The Library of Celsus
Our personal highlight of the whole complex was the library of Celsus from 125 A.D., which was discovered in 1903 west of the ancient market square. The present facade was extensively reconstructed from original pieces between 1970 and 1978. It was built in memory of Tiberius Julius Celsus Polemaeanus, an ancient Greek. Celsus paid for the construction of the library with his own fortune and is buried in a sarcophagus underneath. The library once had nearly 12,000 scrolls.
The Ancient Theatre of Ephesus
The ancient theatre of Ephesus, which once held about 25,000 spectators, is considered to be the largest theatre of antiquity. When you stand down in the middle and look up at the ranks, it is hard to imagine that an entire small town has fit in here. The open-air theatre was initially used for dramas, but in the later Roman period gladiatorial battles also took place on stage.
The exit of the site is a few meters after the amphitheatre. Outside the complex there are still remains of the temple of Artemis, which once consisted of more than 100 marble columns and was one of the seven wonders of the ancient world. Today, the temple is only represented by an inconspicuous column, which came to light during the excavations and is located on the outskirts of the city of Seluk. Unfortunately we did not visit this place on our tour.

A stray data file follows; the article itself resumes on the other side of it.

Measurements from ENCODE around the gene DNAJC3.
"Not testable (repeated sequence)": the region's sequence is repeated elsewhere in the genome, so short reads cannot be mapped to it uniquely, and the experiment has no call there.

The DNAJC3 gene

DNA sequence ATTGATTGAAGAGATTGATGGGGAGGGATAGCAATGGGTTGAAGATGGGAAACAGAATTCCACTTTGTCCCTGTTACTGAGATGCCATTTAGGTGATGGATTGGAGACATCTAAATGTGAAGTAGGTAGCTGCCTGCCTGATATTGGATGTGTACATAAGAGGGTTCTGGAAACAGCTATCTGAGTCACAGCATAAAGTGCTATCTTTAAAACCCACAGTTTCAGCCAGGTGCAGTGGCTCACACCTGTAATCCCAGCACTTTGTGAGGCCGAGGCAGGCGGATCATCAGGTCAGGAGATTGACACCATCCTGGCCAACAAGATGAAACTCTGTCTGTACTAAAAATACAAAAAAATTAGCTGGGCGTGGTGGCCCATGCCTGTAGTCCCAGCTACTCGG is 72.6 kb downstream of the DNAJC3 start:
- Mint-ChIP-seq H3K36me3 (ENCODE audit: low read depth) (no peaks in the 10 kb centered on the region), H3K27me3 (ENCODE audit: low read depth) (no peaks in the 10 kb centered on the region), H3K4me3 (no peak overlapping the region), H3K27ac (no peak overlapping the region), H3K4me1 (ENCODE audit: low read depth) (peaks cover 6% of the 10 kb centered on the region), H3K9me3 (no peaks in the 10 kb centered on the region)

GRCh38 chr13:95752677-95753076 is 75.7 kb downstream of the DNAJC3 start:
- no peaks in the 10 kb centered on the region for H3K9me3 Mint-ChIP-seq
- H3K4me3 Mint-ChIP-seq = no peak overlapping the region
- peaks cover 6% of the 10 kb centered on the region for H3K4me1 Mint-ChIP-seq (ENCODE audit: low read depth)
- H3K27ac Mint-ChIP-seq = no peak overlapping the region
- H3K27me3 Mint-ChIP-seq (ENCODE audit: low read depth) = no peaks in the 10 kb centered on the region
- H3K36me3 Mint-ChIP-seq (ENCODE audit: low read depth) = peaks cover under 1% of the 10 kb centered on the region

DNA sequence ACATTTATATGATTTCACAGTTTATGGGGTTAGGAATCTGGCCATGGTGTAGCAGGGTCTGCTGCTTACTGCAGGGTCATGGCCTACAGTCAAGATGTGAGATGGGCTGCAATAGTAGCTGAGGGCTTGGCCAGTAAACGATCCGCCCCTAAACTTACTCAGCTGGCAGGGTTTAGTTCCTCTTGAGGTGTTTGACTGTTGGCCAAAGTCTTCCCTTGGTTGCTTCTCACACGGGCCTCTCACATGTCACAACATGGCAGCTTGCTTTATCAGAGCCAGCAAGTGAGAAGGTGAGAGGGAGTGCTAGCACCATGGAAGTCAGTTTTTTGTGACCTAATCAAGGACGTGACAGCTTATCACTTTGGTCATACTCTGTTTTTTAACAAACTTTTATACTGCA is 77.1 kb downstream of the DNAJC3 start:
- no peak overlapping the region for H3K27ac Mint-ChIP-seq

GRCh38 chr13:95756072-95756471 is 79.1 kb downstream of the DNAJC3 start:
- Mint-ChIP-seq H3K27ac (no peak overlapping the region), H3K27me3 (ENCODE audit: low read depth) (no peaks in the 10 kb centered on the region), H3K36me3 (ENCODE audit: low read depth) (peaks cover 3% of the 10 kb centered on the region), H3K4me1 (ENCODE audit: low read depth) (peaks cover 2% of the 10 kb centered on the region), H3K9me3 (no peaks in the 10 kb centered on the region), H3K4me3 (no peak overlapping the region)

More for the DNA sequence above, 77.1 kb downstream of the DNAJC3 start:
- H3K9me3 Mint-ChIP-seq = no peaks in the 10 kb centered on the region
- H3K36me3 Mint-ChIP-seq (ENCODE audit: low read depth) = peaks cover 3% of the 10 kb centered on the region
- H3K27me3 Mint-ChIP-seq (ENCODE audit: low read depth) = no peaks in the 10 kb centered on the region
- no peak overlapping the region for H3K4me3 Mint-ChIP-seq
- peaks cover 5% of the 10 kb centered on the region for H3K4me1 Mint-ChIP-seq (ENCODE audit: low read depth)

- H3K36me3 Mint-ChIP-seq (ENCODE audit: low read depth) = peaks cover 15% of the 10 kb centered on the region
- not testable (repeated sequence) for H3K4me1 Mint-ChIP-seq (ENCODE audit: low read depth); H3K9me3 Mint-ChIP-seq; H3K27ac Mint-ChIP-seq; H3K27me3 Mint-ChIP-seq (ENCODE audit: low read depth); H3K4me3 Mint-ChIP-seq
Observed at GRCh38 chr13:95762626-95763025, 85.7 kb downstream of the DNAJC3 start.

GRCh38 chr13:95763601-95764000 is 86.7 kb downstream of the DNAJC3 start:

After about 1.5 to 2 hours of historical tour through the ancient Ephesus, we went straight back to the ship – with a short detour over the promenade of Kusadasi.
All travelogues from our Aegean CruiseOur 7-day cruise with the shipping company Celestyal Cruises took us to the classic but also most interesting Cyclades islands of the Aegean Sea. We have written the following articles about the individual destinations.
Day 1: 7 Days Aegean Cruise with Celestyal Cruises (Greece)
Day 2: Delos Island – The ruins of the ancient city of Delos (Greece)
Day 2: Mykonos Island – The fairytale alleys & famous windmills (Greece)
Day 3: Milos Island – The Moon Beach Sarakiniko (Greece)
Day 4: Island of Santorini – Tourist Attractions in the capital Fira (Greece)
Day 4: Island of Santorini – The archaeological site of Akrotiri (Greece)
Day 5: Island of Santorini – The beautiful village of Oia (Greece)
Day 6: Crete Island – The Palace of Knossos & Archaeological Museum (Greece)
Day 6: Crete Island – Port city of Heraklion & the fortress of Koules (Greece)
Day 7: Ephesus – The Ruins of the Ancient City & the Library of Celsus (Turkey)